I decided not to start with the obvious, i.e., his retirement and his last film The Wind Rises (Kaze tachinu) which will open in wide distribution in the U.S. in February. I figured that these topics would arise inevitably in the course of the interview and indeed they did.

Accordingly, I started by presenting him with a tiny book that I had picked up at a library in the provincial town in Shikoku two summers ago. Seeking a cool refuge on a hot day, my daughter and I had stumbled by pure chance into an exhibition of Miyazaki's top fifty favorite children's books, complete with explanations in his handwriting about why he had chosen them. The book I showed Miyazaki was a miniature compendium of his favorites and I asked him if there were any that he particularly wanted to comment on at this point.

The books ranged enormously, from lesser known works like Robert Westall's The Machine Gunners about a group of British children in WW II who discover a lost German machine gun and decide to fix it (with rather startling consequences), to such classics as J.R.R. Tolkien's The Hobbit or Francis Hodgson Burnett's The Secret Garden. The majority were written by English writers but writers from France, Poland, Germany, and of course Japan appeared as well.

Unsurprisingly, most of the works were fantasy so our discussion drifted naturally into the role of fantasy, not only in Miyazaki's own work but in the world around us. I reminded him of a declaration he had made in an interview last summer. A journalist had asked why Miyazaki's new and presumably final film was historical rather than fantastic. At the time Miyazaki simply replied that he could no longer create fantasy in today's world.

This seemed worth probing. Fantasy to me seems like a vital part of our imaginative life so I told him I was sorry that he seemed to be rejecting it. He pondered for a while. "It's not that I disagree with you," he said "But the problem is the commercialization of everything these days including fantasy." He went on to talk about how the studio had sponsored a wedding for a Ghibli employee at midday in the studio itself. "The children at the nursery school next door were all excited," he explained, "especially the girls, who loved the bride's long dress. They all wanted to dress up in it and twirl around." His point seemed to be that there was nothing wrong with fantasies of long gowns and twirling but that the commercial culture that created the bridal fantasy (and he might have mentioned the whole "princess" phenomenon) exists to make money rather than provide an environment that stimulates the imagination.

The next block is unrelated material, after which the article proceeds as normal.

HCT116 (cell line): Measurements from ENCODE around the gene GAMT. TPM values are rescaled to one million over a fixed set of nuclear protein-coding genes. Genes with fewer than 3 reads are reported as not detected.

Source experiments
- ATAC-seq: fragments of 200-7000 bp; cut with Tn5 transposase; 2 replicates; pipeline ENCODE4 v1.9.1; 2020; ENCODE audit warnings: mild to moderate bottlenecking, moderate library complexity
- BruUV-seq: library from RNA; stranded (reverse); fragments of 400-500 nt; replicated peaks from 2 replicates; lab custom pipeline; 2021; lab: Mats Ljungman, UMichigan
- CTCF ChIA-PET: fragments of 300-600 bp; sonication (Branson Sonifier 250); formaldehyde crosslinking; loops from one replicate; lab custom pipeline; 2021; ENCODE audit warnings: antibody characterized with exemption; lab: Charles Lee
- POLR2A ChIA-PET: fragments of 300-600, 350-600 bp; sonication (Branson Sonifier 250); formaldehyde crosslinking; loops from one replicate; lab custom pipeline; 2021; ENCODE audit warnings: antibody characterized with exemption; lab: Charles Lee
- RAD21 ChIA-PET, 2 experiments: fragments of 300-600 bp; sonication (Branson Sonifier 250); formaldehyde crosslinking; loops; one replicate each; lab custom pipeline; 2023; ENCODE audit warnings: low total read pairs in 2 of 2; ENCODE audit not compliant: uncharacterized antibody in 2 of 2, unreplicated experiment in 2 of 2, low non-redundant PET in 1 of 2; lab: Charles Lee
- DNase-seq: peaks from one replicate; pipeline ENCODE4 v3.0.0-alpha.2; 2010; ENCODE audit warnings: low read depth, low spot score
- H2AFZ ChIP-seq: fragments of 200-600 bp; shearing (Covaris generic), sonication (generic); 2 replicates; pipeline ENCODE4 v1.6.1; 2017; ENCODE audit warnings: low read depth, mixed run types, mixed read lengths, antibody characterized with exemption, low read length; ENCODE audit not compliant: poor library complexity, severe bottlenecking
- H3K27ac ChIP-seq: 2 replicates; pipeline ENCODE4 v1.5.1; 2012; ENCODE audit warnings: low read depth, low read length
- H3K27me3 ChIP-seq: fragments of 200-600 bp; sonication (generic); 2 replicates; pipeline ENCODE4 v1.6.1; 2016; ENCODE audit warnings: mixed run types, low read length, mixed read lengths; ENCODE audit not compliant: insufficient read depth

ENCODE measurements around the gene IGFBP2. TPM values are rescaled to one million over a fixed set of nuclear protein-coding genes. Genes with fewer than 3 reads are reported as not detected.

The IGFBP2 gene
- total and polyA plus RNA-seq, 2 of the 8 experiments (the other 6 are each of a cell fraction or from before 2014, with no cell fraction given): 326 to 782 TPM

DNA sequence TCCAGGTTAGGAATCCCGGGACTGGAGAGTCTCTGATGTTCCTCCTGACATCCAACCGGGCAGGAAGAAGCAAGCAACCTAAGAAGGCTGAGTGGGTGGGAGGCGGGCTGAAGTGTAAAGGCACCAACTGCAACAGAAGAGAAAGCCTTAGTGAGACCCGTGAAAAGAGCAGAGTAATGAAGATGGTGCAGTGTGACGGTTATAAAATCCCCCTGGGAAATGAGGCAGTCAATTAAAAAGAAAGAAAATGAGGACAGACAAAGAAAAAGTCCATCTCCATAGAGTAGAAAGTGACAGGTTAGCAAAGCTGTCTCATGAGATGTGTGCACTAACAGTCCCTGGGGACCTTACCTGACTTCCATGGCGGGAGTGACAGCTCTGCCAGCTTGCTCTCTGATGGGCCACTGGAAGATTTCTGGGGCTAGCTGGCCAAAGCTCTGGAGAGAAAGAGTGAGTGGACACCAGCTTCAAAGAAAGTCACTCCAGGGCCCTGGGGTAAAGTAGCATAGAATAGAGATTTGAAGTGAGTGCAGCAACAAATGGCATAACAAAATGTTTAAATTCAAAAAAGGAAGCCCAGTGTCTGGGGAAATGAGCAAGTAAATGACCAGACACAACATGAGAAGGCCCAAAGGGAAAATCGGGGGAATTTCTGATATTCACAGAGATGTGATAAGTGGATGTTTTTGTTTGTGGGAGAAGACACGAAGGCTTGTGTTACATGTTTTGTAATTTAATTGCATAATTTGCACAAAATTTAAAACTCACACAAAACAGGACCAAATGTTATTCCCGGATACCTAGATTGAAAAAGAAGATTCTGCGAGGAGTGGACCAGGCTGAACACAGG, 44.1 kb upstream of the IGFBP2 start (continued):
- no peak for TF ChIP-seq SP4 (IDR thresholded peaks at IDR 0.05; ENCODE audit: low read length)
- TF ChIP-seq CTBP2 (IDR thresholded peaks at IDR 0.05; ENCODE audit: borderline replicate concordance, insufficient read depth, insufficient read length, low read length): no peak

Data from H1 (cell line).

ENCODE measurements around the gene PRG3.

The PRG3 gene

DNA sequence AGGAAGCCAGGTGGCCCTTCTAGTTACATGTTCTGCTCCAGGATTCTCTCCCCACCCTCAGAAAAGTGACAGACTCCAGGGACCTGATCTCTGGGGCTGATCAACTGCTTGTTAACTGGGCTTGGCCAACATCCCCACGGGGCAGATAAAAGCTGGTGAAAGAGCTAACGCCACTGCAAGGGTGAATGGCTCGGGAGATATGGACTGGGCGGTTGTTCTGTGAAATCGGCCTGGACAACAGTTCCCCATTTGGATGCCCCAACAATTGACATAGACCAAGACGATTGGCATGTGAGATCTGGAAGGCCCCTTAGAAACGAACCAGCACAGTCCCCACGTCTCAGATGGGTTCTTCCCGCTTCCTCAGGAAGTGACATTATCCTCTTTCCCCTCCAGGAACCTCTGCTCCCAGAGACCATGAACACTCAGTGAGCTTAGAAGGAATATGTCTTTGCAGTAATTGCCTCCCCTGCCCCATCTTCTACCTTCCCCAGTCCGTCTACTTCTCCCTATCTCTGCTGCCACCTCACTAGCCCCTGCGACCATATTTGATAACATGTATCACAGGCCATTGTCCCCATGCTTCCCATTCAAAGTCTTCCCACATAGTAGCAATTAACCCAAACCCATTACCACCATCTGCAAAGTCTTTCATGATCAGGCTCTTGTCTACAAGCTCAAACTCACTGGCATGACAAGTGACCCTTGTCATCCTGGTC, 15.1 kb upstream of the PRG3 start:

I worried that Miyazaki had soured completely on fantasy so his next words came as both a relief and a revelation. "As a matter of fact," he said "I spent all New Years holiday reading The Tales of Hoffman."Apparently, Miyazaki had become fascinated by Tchaikovsky' s Nutcracker Ballet, especially the weird and enticing image of the nutcracker itself, a doll that metamorphoses from a small wooden plaything to a human size soldier and finally into a handsome prince. Inspired by the ballet, he had gone back to the original source, The Nutcracker and the Mouse King,written by E.T.A. Hoffman, the nineteenth century German writer known for his vivid and frightening fantasies.

I must admit that I felt a trickle of excitement going through my brain when he said this and, looking over at Takeda San, I thought she felt it too. It is one thing to talk to a friend or a colleague about a book of fantastic stories but it's another thing to talk about it with the man who is widely considered the world's greatest animator. What if Miyazaki came out of retirement and created an anime from this strange, grotesque but utterly gorgeous story? Perhaps that's my own fantasy but it's a nicer dream than girls with guns. (To be continued)